Arrival in the Netherlands

To be able to pay out your grant soon after your arrival, the Fulbright Commission requires you to open an online bank account immediately after your arrival. There are a few possibilities for this:

  • N26: You can open an account in minutes with just your passport, and it is completely free. You do not need to provide a BSN.
  • Bunq: You can open an account in minutes with just your passport. You have 90 days to provide your BSN. The cheapest option is € 2,99 per month.
  • Revolut and Wise: We do not yet have experience with these online banks, but if you want to, feel free to try them out!

N26 and Bunq are suitable for immediately opening a bank account while you may not have a valid residence permit or Burgerservicenummer yet (see “Register at the Municipality, Get your Burgerservicenummer (BSN)” below). However, Bunq has been known to take a long time to verify the identity of Americans (up to 3 weeks or more). As such, we would suggest that you try N26 first. For any of these online bank options, please do not open them before arriving to the Netherlands. Otherwise, you will be opening a US bank account rather than a Dutch one, and we will not be able to transfer your grant.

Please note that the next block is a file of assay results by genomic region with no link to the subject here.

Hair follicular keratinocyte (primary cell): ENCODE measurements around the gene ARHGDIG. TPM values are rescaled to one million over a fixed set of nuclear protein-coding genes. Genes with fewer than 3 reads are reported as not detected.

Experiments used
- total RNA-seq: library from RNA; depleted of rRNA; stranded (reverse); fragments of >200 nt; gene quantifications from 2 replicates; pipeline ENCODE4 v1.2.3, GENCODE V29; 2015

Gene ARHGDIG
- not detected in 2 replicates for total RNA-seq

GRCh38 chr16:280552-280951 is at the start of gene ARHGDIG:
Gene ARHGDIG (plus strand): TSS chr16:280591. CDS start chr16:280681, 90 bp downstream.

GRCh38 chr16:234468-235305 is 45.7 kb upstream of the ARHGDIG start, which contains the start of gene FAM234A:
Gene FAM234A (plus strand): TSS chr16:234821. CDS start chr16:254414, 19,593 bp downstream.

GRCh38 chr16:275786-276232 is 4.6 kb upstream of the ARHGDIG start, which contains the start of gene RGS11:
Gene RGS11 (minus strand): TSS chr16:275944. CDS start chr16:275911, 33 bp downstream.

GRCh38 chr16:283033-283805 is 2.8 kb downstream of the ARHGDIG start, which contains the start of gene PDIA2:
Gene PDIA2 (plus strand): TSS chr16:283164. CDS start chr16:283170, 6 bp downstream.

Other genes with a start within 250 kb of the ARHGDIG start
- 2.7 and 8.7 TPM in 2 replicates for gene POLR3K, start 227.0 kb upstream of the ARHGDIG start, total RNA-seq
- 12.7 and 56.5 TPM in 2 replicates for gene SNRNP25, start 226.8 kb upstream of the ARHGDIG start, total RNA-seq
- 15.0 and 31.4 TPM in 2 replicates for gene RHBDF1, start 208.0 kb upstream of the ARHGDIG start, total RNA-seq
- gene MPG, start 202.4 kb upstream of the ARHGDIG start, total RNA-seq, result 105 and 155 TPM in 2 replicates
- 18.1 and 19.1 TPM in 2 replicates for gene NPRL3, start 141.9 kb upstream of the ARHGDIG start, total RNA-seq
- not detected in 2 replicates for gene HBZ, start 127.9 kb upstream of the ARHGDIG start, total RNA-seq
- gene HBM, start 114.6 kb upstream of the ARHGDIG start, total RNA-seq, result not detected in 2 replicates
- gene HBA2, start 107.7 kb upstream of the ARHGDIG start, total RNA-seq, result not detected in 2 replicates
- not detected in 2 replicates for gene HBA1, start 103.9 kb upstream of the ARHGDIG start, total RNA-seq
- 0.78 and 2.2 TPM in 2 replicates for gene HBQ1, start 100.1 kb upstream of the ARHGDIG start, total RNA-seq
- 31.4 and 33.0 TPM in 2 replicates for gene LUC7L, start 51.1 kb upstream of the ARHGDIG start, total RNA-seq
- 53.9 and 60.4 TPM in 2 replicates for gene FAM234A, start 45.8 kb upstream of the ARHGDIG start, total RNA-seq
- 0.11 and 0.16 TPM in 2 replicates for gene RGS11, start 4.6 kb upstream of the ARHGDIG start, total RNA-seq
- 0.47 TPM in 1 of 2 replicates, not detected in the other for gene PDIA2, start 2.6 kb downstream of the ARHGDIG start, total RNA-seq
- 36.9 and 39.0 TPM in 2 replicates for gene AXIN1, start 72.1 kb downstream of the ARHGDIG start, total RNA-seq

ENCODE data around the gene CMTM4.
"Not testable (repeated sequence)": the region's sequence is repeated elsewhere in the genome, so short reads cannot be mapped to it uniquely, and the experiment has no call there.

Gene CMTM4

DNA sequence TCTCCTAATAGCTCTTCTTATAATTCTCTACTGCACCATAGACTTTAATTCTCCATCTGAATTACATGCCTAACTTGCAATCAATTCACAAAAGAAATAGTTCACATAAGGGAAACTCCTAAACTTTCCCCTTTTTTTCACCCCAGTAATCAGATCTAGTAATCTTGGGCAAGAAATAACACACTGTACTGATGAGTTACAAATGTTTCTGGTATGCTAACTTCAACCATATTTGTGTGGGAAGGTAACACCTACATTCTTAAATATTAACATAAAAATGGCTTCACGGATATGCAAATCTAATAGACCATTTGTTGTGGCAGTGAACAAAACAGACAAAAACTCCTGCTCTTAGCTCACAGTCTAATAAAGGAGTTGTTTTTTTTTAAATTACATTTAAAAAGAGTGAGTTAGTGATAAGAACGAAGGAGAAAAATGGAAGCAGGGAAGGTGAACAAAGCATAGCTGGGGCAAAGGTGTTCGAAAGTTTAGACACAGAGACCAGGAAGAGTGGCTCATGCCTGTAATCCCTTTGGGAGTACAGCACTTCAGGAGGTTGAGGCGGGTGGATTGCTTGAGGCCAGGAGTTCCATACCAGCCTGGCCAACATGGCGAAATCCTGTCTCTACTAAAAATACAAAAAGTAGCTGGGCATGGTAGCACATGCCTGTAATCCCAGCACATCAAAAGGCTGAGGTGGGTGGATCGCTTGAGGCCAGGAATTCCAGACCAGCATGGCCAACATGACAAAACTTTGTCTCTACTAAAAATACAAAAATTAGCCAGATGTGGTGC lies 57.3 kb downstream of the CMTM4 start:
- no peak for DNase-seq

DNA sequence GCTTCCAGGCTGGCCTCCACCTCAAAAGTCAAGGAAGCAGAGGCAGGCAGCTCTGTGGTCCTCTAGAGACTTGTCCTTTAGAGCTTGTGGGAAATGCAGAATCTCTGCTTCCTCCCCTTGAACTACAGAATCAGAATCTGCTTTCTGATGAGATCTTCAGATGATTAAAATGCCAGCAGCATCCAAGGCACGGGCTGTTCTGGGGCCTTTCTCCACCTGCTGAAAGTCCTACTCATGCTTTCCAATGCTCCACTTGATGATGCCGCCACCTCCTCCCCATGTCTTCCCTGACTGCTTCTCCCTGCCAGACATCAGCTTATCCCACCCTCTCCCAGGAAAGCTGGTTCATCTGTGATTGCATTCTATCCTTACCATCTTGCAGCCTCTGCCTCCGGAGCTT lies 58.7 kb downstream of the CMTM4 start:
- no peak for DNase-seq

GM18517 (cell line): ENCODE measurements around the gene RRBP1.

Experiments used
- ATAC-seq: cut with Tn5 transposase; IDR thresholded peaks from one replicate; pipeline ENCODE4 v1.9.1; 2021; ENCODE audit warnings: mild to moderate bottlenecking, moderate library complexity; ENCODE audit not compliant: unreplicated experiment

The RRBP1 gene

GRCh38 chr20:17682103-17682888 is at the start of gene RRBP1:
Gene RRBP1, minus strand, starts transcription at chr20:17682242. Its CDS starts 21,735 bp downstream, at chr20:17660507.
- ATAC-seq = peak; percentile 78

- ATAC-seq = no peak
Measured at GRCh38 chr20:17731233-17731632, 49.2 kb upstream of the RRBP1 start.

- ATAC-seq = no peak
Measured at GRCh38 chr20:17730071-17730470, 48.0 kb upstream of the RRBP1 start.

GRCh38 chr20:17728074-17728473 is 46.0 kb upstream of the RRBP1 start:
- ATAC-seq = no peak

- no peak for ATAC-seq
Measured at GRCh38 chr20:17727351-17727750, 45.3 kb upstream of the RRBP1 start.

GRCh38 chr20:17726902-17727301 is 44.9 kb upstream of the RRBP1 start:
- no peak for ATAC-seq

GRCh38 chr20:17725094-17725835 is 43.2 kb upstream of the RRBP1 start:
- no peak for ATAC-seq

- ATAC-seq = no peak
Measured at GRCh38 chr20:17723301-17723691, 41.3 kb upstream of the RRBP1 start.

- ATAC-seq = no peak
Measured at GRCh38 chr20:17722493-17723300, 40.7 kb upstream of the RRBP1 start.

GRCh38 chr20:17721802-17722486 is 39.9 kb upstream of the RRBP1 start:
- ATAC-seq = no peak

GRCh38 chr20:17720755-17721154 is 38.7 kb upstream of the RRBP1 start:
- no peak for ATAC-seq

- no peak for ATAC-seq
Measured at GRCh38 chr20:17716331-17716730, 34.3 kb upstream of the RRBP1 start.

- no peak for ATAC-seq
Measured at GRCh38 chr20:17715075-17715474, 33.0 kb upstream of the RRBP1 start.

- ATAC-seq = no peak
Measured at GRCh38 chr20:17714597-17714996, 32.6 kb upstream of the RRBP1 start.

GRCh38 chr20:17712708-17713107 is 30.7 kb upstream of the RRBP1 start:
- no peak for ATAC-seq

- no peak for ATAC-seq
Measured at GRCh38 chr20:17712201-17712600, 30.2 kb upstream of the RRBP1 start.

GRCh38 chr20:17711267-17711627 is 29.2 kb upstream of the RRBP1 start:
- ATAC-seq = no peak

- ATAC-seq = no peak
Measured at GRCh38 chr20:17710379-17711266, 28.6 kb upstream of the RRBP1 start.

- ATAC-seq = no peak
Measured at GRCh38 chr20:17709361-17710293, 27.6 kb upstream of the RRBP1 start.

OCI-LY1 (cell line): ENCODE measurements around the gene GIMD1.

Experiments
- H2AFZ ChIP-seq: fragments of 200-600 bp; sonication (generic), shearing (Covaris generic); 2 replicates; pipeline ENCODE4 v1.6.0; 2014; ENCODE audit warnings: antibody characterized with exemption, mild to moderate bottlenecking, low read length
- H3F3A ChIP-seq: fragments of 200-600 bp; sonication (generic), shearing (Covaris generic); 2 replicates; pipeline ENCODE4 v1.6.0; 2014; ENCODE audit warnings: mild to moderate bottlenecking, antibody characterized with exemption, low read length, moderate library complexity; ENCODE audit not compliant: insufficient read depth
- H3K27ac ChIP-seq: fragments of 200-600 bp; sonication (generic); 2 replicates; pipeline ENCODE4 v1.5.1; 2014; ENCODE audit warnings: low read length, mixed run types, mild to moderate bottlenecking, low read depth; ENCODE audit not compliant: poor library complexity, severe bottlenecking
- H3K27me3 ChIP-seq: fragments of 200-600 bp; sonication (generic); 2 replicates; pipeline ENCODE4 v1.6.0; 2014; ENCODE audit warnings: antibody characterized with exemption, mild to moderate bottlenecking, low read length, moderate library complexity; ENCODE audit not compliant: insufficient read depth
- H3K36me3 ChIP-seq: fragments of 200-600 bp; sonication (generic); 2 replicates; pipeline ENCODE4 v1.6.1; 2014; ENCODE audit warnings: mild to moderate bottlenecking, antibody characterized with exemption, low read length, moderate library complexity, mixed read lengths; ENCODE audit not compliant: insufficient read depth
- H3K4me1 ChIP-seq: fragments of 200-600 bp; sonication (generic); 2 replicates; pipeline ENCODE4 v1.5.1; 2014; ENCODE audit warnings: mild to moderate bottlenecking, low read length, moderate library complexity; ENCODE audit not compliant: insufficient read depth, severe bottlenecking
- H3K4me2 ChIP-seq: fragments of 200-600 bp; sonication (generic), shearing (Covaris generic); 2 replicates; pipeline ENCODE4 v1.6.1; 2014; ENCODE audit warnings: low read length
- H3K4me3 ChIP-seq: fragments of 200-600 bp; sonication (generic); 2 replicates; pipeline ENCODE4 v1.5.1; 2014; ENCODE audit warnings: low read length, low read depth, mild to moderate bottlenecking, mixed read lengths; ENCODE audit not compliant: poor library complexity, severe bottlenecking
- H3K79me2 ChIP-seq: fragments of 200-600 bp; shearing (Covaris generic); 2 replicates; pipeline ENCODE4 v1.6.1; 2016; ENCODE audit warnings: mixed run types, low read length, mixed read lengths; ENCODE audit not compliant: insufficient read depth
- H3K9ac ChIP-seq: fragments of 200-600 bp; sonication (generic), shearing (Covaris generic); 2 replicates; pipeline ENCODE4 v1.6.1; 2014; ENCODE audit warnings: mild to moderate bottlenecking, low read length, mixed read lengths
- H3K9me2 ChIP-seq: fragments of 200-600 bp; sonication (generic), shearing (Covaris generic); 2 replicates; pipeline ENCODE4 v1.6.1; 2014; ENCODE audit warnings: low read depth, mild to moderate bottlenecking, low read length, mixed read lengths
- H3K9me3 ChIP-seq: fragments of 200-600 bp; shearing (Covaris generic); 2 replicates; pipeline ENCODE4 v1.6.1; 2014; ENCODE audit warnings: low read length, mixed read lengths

Once you have opened a bank account, please send the IBAN number to your program manager as soon as possible, so that your first month grant can be deposited.

Fulbright asks you to open an online bank account immediately after arrival to make sure you have funds available as soon as possible. However, if you do not feel comfortable using an online bank account, and want to set up another account at one of the regular banks in the Netherlands (ABN AMRO, ING, ASN, Rabobank, SNS, or others), this is also possible. You can wait until you have received your BSN number and open an account at one of these banks, or switch to one of these banks after you have received your BSN number.